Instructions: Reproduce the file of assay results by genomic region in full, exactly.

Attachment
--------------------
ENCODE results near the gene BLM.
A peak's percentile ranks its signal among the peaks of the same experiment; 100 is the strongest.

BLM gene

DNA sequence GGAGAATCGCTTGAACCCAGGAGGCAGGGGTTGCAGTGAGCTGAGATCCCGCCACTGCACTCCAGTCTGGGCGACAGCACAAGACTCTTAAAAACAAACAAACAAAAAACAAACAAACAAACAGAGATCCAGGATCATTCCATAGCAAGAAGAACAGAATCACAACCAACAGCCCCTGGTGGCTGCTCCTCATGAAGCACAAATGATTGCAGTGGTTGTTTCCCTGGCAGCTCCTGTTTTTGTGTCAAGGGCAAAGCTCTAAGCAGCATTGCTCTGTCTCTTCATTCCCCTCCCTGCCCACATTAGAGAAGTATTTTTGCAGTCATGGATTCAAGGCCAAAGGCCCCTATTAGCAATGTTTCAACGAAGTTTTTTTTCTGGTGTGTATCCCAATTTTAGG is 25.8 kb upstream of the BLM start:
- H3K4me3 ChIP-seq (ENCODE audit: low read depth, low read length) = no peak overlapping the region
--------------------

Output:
ENCODE results near the gene BLM.
A peak's percentile ranks its signal among the peaks of the same experiment; 100 is the strongest.

BLM gene

DNA sequence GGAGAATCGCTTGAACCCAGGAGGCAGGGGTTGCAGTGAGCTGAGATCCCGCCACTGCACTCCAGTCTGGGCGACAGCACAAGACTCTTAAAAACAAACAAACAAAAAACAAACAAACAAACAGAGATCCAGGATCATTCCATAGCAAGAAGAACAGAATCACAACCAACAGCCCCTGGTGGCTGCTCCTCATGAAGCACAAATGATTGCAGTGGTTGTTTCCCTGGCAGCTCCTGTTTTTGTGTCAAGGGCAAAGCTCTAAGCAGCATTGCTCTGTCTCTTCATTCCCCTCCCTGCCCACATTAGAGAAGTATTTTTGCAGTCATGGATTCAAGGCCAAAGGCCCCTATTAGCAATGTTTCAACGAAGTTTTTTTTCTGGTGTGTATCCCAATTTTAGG is 25.8 kb upstream of the BLM start:
- H3K4me3 ChIP-seq (ENCODE audit: low read depth, low read length) = no peak overlapping the region